Snapshot of stand-up by Apatow

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Judd Apatow had not performed stand-up comedy for more than 20 years when he approached the Comedy Cellar stage in New York in April last year. "I was terrified," he said.

Apatow, 47, went onstage and told stories he had tried on talk shows, including a bit about the challenges of marital sex, that got laughs.

"He talked about trying to be sexy while thinking about vaccinating your kids," said Amy Schumer, who stars in his next movie, Trainwreck, and works regularly at the Cellar.

"He killed. I was surprised and it made me a little furious."

A successful Hollywood director moonlighting at basement clubs is not exactly typical - try to imagine Steven Spielberg doing crowd work at the Stand - but stand-up success was Apatow's original dream.

That is clear from his new book, Sick In The Head: Conversations About Life And Comedy, out today from Random House, a lively collection of interviews with comedians that is a kind of love letter to the art form and an entertaining portrait of how stand-up has changed from its first boom in the 1980s to its current one.

In a way, Apatow has been working on this book since he was a teenager.

Seven of the interviews were done for his high school radio station in Long Island, New York, in the 1980s.

Once he decided to put them in a book, he figured he would add new interviews, including ones with several of the people - such as Jerry Seinfeld and Garry Shandling - he talked to as a young man.

The interviewees inevitably include many collaborators - Adam Sandler, Jim Carrey, Lena Dunham - since his resume in movies (Knocked Up, 2007; The 40-Year-Old Virgin, 2005; Funny People, 2009) and television (The Ben Stiller Show, Freaks And Geeks, Girls) can make Apatow seem like a Zelig of the comedy scene.

The early interviews read like the education of a young comic, with Apatow asking technical questions and trying to prove his bona fides to the comedians he idolised.

When Shandling apologises for not being funnier in the interview, Apatow assures him: "This show is pretty serious."

The purpose of those early interviews, he said recently, was to learn about the business. "This was my comedy school." (He did eventually attend and drop out of the University of Southern California film school.)

"The first interview in the book is talking to Jerry Seinfeld in 1984 and I was asking him: 'How do you write a joke? How do you get spots?' He really lays it out."

Back then, comedians did not have as many outlets to talk with comedy- obsessed journalists.

There were no podcasts or comedy websites, so Apatow's curious, informed questions received expansive answers.

In 1984, Jay Leno says he likes his career because he is obscure enough that he can still trust the audience. "Sometimes when you get real big, they laugh at stuff that's not really that funny and you don't know anymore," he said, pinpointing how fame can be a challenge to a comic's artistic process.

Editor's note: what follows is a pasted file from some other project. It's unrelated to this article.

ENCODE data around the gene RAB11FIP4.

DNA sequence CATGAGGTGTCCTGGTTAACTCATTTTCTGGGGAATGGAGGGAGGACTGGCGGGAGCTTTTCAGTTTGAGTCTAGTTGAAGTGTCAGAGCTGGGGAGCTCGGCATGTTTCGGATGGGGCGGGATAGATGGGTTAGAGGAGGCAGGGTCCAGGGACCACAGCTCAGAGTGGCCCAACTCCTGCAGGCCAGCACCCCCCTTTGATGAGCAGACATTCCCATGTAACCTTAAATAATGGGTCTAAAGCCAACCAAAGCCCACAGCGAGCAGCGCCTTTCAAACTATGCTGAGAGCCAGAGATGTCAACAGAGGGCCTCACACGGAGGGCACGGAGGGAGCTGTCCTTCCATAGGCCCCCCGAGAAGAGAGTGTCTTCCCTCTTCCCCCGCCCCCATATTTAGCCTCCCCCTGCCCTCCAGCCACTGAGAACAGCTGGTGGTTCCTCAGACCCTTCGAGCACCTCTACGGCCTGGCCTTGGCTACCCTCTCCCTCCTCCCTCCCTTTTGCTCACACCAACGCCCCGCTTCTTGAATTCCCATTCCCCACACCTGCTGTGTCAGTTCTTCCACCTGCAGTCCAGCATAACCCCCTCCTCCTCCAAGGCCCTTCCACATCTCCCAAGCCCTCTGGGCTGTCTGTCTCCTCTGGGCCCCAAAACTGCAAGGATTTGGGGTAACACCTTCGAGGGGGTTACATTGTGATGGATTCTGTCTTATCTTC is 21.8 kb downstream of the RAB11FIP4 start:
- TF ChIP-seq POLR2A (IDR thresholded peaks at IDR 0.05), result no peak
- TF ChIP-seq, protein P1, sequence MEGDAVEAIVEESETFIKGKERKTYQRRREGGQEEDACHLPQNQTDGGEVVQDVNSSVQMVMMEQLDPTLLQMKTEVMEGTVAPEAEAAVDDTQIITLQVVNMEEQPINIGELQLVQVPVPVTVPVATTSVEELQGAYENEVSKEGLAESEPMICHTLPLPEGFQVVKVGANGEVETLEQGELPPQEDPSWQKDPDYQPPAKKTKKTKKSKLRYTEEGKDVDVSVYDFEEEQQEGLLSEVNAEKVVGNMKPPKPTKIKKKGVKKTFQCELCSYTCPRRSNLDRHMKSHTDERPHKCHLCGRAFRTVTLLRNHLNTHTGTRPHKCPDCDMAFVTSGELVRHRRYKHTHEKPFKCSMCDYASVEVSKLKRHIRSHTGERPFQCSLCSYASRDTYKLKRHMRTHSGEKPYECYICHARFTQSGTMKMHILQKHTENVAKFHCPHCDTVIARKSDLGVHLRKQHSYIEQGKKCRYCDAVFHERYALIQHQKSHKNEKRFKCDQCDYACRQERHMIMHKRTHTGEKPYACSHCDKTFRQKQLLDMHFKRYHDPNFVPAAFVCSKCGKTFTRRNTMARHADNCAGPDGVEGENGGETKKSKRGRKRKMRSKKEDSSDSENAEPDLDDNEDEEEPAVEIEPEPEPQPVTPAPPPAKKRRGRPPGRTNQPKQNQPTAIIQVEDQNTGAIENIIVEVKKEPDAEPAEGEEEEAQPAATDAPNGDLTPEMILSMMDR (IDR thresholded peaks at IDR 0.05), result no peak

The thorny relationship between comic and audience is a running theme of the book and you can see the tension between "the customer is always right" perspective of Seinfeld (who says fame buys you only a minute and a half with a crowd) and the proud defiance of the Saturday Night Live writer Michael O'Donoghue, who expresses no interest in audiences over 45.

"They can be tossed in a shallow grave, as far as I'm concerned," he said. "I don't write for them." (O'Donoghue died in 1994.)

The new interviews, conducted over the last few years, have a different dynamic.

Apatow is now an equal - he talks more so people learn more about him and the exchanges feel more like a chummy conversation.

The topics range further afield, from comedy to family or religion. He also throws in some non-comedians, such as Miranda July and Eddie Vedder, just because he is a fan.

The focus is also less about how to make comedy than how to manage success in a tough business. The conversations veer, as they tend to do with comics, to dark places.

When Apatow asks Carrey if success brings him peace, he says he worries that calm will ruin his career, describing his work as about needing approval.

"If I remain worthless in my own mind," Carrey says, "I will be the king of show business."

Besides Trainwreck and the next season of Girls, Apatow is working on a Netflix relationship comedy, Love, starring Gillian Jacobs and Paul Rust, and a movie about veterans in the vein of The Last Detail (1973).

But his identity is no longer defined by that type of work.

"I don't want to be thought of as a film-maker and not a comedian," said Apatow, who has continued to do stand-up regularly.

"It took me a long time to realise that - just how much I valued stand-up. It's all I wanted to do.

"Everything else was something that happened along the way."

 
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